For the amplifier circuit above, find a) RB and b) the gain (∆Vout/∆Vin) such that Vout = 8.3 V . Assume β = 155, RC = 8.6 kOhm, RE = 0.5 kOhm, VCC = 10 V, VBB = 1.02 V and VBE = 0.7 V.
     
  10. WBahn

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    Thanks. Now you just need to remember the other portion you forgot. Namely.... your work!

    1) We won't work your homework for you. It is YOUR homework!

    2) We need to see your best attempt so that we can get a peek into your thinking and where you are going okay and where you are going astray.

    The help we can provide you is MUCH more effective if you will show your best efforts to date. Don't worry if it's wrong -- that's why you're here!
     
  11. smrams28

    Thread Starter New Member

    Mar 29, 2013
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    ok, so here was my thought process

    I know that (Vbb - Vbe)/Rb = IB
    However, we only know the voltages and have two unknowns. I was thinking that if we got the currents from the two other sections, I could use KCL and solve it.

    So I did
    IC = VCC/RC = 0.001163 A
    IC = VBE/RE = 0.00204 A

    IB = 0.00204 - 0.001163 = 0.000877 A

    (1.02 - 0.7)/0.000877 = 364 ohms
     
  12. WBahn

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    You are already going astray. So let's get you back on track.

    Ohm's Law related the voltage ACROSS a resistor to the current through THAT resistor. The voltage ACROSS a resistor is the voltage on one side of the resistor minus the voltage on the other side.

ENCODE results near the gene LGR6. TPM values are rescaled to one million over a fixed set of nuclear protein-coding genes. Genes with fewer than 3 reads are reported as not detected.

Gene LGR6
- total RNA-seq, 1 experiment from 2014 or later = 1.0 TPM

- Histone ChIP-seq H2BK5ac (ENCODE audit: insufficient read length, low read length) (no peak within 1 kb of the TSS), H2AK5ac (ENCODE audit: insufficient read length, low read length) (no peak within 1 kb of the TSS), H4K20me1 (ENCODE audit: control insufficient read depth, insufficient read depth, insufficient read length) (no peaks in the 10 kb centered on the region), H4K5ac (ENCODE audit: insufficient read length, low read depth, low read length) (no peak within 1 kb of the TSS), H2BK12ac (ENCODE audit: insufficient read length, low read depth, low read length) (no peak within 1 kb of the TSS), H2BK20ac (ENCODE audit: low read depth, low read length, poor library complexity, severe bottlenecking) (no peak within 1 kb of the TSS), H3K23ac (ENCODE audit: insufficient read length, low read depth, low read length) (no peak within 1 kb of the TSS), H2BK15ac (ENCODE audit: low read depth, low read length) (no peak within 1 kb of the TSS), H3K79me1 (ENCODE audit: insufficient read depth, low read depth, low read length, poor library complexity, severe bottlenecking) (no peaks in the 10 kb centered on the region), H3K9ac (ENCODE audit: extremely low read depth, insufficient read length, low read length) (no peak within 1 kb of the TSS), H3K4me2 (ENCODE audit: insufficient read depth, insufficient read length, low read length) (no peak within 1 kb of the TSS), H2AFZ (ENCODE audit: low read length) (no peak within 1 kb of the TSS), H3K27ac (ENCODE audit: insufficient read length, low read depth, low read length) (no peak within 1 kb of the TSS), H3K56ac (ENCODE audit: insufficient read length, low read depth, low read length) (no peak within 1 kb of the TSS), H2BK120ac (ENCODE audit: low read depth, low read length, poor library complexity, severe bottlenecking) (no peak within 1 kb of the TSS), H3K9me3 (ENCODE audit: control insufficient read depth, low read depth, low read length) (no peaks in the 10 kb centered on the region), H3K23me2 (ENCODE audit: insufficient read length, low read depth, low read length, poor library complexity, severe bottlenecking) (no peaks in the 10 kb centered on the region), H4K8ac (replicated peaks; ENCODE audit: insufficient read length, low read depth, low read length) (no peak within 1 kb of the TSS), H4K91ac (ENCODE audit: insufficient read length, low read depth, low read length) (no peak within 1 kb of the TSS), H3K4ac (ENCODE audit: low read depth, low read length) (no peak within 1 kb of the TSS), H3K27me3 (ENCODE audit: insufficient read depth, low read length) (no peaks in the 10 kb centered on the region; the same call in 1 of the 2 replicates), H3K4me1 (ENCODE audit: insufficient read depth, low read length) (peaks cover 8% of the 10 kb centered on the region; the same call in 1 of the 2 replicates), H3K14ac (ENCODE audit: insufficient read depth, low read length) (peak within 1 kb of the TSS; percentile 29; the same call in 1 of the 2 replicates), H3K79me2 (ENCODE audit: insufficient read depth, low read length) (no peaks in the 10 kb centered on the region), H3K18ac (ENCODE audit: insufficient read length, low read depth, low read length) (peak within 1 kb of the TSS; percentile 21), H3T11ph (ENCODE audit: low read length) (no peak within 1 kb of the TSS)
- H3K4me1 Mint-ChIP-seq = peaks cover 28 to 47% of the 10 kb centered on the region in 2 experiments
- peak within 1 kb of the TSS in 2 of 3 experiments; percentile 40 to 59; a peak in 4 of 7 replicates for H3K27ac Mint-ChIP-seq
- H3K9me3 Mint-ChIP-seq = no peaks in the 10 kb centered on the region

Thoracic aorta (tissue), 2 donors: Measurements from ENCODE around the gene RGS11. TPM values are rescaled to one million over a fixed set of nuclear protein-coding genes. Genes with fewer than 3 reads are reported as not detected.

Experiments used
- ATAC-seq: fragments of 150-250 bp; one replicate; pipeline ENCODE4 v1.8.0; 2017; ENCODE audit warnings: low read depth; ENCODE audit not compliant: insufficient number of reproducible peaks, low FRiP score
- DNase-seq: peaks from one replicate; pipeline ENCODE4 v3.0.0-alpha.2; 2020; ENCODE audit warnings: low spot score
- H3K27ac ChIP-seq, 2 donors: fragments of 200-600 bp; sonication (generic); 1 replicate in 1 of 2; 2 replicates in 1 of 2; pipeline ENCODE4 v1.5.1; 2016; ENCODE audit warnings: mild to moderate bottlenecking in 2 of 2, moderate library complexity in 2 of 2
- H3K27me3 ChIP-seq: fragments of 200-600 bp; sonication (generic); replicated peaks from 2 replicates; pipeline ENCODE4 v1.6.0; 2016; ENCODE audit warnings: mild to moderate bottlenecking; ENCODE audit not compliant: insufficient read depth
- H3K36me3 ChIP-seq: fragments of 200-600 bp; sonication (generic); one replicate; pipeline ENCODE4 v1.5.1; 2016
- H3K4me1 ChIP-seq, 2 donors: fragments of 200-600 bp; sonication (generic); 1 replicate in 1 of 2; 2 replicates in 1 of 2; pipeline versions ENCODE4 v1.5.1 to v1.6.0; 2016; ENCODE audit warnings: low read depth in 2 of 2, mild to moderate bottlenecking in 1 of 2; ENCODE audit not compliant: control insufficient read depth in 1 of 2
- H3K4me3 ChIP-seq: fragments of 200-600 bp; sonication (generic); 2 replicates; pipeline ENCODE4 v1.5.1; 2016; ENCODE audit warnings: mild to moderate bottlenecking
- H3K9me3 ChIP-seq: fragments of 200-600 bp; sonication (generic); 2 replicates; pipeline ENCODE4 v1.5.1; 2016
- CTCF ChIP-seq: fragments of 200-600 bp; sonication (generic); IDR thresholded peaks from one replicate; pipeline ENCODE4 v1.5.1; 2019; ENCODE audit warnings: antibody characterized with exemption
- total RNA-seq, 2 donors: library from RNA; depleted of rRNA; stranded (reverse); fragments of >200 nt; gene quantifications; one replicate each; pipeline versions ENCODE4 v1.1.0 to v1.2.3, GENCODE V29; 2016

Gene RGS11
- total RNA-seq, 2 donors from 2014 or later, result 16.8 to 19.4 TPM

Here, you have Vbb, which is the voltage on one side of the resistor, but Vbe is NOT the voltage on the other side of the resistor -- it is the voltage ACROSS the base-emitter junction, which is something else entirely.

    Work from the ground up ... literally. Start with the ground node at the bottom of the emitter resistor and work your way back to Vbb writing the voltages across the resistors along the way in terms of the currents in them.

    And start using units in your work. That means tracking them through your work from start to finish and not just tacking them on at the end. Most mistakes you make will mess up the units letting you detect that an error has occured -- but only if the units are there to get messed up and only if you check them as you go.
     
    screen1988 likes this.
  13. smrams28

    Thread Starter New Member

    Mar 29, 2013
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    Ok guys. I got the resistor value. It was around 172kohms.

    Since gain is Vo/Vin, would the gain in this instance not just be 8.3/1.02?
     
  14. WBahn

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    That's not what I got, and I can't begin to tell you where you went wrong (or perhaps I went wrong, certainly possible) because you won't show your work.

    You have to make up your mind about which gain you are talking about. Is it Vo/Vin, as stated above, or ΔVout/ΔVin as stated in a prior post? They are NOT the same thing.